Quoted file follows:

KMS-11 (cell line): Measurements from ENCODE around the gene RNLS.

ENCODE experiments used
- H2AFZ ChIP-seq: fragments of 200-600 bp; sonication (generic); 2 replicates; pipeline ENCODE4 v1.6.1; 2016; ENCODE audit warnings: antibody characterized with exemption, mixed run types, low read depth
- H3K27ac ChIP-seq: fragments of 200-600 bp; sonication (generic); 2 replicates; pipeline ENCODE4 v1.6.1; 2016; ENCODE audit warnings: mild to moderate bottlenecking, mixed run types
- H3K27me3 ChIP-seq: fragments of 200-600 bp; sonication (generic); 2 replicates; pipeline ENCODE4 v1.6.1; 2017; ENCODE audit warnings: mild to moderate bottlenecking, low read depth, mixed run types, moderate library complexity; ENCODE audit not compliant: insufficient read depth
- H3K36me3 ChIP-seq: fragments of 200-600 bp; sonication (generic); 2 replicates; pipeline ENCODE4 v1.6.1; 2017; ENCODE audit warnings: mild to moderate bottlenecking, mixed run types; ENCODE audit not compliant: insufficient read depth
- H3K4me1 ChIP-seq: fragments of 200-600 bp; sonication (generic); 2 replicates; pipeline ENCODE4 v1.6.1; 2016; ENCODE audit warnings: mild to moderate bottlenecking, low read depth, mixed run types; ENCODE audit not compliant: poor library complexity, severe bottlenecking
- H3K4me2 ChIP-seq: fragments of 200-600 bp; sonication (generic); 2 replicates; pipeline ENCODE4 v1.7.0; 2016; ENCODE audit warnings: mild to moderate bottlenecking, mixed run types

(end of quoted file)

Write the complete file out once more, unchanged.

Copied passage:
KMS-11 (cell line): Measurements from ENCODE around the gene RNLS.

ENCODE experiments used
- H2AFZ ChIP-seq: fragments of 200-600 bp; sonication (generic); 2 replicates; pipeline ENCODE4 v1.6.1; 2016; ENCODE audit warnings: antibody characterized with exemption, mixed run types, low read depth
- H3K27ac ChIP-seq: fragments of 200-600 bp; sonication (generic); 2 replicates; pipeline ENCODE4 v1.6.1; 2016; ENCODE audit warnings: mild to moderate bottlenecking, mixed run types
- H3K27me3 ChIP-seq: fragments of 200-600 bp; sonication (generic); 2 replicates; pipeline ENCODE4 v1.6.1; 2017; ENCODE audit warnings: mild to moderate bottlenecking, low read depth, mixed run types, moderate library complexity; ENCODE audit not compliant: insufficient read depth
- H3K36me3 ChIP-seq: fragments of 200-600 bp; sonication (generic); 2 replicates; pipeline ENCODE4 v1.6.1; 2017; ENCODE audit warnings: mild to moderate bottlenecking, mixed run types; ENCODE audit not compliant: insufficient read depth
- H3K4me1 ChIP-seq: fragments of 200-600 bp; sonication (generic); 2 replicates; pipeline ENCODE4 v1.6.1; 2016; ENCODE audit warnings: mild to moderate bottlenecking, low read depth, mixed run types; ENCODE audit not compliant: poor library complexity, severe bottlenecking
- H3K4me2 ChIP-seq: fragments of 200-600 bp; sonication (generic); 2 replicates; pipeline ENCODE4 v1.7.0; 2016; ENCODE audit warnings: mild to moderate bottlenecking, mixed run types